Fes was quite an experience, and I hope you realize I just can't do it justice here, with my words or even my photos. Once we left the tanneries, it took us a good hour to find our way out of the medina, and that was with the help of our guide books, directions from helpful shopkeepers, and the scattering of overhead direction signs (which I'm convinced the local 'guides' have shifted around in order to send you around in a hopeless spiral!). But we made it out of the cauldron that is Fes-el-Bali and caught the train back to Meknes, but not before being ripped off by the woman at the train station cafe. She tried to charge us eighty-one dirham for a couple of rounds of tea, and a few tiny pastries. I argued the bill down to sixty-one, still at least twenty dirham more than it should have been. When we got back to Meknes, I introduced the boys to my favourite watering hole, a dark, dingy, seedy little joint that is undoubtedly a front for a budget priced brothel. According to the guidebook, most of these local bars are. The first time I walked into this little place, the old woman behind the bar treated me with disdain and charged me eighteen dirham for a tiny beer. Since then, she greets me with a handshake and a dozens questions about how my day has been, and charges me thirteen dirham for a beer.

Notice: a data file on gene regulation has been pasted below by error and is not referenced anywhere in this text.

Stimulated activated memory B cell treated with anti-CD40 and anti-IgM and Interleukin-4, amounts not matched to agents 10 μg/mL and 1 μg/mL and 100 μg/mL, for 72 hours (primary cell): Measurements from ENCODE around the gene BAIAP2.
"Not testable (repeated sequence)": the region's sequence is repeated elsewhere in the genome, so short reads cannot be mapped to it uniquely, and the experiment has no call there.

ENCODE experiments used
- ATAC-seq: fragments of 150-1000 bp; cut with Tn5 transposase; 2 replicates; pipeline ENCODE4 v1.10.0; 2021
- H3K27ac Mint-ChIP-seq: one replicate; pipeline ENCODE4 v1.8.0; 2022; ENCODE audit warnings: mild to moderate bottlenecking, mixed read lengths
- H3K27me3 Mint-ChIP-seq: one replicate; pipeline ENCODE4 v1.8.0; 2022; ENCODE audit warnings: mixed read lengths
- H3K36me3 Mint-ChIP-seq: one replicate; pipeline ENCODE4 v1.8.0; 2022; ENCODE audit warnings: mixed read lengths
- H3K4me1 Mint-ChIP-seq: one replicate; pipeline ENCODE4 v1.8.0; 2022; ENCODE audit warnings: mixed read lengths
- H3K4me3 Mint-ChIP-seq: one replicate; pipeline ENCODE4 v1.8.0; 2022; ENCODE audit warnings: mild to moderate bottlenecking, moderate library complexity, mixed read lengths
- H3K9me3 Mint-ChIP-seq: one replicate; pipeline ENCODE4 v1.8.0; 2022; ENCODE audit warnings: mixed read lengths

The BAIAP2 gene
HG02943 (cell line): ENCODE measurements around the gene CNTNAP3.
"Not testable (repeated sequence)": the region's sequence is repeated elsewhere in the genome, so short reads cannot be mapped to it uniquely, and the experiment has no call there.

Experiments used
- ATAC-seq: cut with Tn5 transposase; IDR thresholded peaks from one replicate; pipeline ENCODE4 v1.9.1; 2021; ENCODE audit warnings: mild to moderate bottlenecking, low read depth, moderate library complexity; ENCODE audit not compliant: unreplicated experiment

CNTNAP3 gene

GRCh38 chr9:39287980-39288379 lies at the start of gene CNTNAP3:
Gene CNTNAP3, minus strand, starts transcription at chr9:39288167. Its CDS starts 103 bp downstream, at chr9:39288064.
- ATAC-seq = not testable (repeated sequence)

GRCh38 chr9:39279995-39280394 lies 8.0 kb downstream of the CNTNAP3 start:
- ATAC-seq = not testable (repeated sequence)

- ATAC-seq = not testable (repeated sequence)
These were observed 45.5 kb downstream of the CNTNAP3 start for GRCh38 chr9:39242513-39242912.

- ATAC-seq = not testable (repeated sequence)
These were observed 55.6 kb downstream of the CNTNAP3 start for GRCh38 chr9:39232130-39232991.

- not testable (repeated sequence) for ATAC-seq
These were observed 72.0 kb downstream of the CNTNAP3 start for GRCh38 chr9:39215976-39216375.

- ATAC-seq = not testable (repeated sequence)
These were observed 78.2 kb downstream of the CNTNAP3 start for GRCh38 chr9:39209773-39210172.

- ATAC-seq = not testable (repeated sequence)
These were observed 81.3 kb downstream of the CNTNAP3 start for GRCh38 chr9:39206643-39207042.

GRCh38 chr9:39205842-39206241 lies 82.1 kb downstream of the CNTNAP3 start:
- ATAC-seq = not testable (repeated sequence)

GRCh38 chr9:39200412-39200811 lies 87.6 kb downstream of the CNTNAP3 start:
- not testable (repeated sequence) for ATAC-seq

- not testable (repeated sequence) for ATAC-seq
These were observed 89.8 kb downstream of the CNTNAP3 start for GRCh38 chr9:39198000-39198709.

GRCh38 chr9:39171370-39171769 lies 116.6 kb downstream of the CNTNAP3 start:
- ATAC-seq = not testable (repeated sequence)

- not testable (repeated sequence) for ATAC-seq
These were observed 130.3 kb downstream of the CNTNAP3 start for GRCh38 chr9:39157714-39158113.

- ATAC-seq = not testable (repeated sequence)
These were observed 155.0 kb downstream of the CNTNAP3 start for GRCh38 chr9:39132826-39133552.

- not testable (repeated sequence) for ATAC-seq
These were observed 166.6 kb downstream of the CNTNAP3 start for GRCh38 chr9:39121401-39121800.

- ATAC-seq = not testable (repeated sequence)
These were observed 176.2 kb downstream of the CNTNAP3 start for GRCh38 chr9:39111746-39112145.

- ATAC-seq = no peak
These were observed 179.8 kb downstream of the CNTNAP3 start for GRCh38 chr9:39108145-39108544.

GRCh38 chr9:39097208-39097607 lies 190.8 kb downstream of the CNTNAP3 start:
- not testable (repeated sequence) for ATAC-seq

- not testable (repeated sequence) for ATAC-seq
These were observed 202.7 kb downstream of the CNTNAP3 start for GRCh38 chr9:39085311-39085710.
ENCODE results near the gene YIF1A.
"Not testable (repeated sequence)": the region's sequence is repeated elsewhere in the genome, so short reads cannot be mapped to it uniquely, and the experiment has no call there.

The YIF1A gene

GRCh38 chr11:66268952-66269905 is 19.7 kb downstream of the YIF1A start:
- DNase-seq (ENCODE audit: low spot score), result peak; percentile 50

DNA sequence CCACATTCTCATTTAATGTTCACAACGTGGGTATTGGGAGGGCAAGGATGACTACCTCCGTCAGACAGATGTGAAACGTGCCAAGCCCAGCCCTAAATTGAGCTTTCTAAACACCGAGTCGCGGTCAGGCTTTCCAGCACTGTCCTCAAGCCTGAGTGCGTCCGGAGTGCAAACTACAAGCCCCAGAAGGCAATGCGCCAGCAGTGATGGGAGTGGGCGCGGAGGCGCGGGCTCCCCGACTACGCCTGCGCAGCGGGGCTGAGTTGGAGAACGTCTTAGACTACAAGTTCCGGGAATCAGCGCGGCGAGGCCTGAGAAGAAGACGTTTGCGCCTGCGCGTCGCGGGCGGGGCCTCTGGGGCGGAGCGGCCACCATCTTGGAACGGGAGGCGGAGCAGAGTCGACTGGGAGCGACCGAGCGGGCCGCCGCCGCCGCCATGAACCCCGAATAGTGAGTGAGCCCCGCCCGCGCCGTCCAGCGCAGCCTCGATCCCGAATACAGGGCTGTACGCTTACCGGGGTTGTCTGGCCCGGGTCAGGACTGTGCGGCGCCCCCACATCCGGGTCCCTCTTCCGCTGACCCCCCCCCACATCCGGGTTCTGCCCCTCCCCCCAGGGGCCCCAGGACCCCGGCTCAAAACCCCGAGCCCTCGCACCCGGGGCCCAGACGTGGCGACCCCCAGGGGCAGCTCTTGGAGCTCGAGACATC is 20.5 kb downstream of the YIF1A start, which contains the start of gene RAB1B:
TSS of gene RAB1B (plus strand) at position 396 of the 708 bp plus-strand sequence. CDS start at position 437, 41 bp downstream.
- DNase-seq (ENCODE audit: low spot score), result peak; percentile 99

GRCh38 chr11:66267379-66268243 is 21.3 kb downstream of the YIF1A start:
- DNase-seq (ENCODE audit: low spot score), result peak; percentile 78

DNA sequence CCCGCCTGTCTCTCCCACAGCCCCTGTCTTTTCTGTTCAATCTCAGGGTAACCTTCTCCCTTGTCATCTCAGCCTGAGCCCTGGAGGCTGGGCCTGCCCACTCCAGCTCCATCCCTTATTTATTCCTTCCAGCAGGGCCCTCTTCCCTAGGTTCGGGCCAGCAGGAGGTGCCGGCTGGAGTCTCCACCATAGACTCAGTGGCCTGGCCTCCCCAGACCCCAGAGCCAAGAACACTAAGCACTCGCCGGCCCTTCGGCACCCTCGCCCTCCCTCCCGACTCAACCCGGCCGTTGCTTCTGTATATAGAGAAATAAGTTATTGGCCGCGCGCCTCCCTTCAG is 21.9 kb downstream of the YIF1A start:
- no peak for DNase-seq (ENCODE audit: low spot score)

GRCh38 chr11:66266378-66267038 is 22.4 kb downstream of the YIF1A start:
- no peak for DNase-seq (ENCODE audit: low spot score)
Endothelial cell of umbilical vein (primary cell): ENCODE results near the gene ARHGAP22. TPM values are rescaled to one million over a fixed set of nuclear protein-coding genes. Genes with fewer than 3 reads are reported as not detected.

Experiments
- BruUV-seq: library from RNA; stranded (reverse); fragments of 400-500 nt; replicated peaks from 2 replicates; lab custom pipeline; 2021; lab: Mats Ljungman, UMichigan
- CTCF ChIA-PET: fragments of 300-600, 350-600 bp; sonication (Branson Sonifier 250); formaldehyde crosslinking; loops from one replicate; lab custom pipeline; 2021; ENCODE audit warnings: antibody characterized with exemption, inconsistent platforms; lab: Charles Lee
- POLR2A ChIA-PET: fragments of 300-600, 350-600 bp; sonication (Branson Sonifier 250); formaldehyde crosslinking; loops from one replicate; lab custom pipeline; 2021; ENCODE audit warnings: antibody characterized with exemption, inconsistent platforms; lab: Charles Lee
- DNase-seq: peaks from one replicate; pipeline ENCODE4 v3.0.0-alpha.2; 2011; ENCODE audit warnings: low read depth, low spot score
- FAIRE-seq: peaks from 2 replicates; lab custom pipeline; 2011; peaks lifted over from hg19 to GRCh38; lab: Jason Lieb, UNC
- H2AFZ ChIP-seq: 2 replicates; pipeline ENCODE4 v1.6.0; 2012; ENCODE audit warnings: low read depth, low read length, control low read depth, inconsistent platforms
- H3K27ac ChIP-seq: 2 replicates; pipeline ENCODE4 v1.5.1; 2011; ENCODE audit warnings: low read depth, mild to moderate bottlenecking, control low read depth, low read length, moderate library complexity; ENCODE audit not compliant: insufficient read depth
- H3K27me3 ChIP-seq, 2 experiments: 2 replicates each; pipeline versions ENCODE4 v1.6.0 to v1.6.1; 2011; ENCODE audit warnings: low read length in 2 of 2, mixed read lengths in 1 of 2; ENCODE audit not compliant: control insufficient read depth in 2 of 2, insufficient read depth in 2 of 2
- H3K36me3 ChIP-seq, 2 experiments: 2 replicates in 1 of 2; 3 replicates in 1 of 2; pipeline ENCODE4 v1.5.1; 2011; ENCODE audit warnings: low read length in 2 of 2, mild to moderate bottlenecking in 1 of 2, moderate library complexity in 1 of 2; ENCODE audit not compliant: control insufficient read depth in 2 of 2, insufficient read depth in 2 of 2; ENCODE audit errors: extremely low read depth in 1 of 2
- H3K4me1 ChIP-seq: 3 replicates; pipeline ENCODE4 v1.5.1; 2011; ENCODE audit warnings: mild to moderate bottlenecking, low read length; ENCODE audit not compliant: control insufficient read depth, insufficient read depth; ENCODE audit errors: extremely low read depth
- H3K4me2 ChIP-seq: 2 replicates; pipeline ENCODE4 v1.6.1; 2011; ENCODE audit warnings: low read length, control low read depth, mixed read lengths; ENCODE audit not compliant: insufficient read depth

.

Tomorrow the boys are off to see Volubilis, and I'm heading a couple of hours further southeast to Azrou, from all accounts a peaceful, hassle free little Berber town. From Azrou, I'll be off on a hike to see the Barbary apes.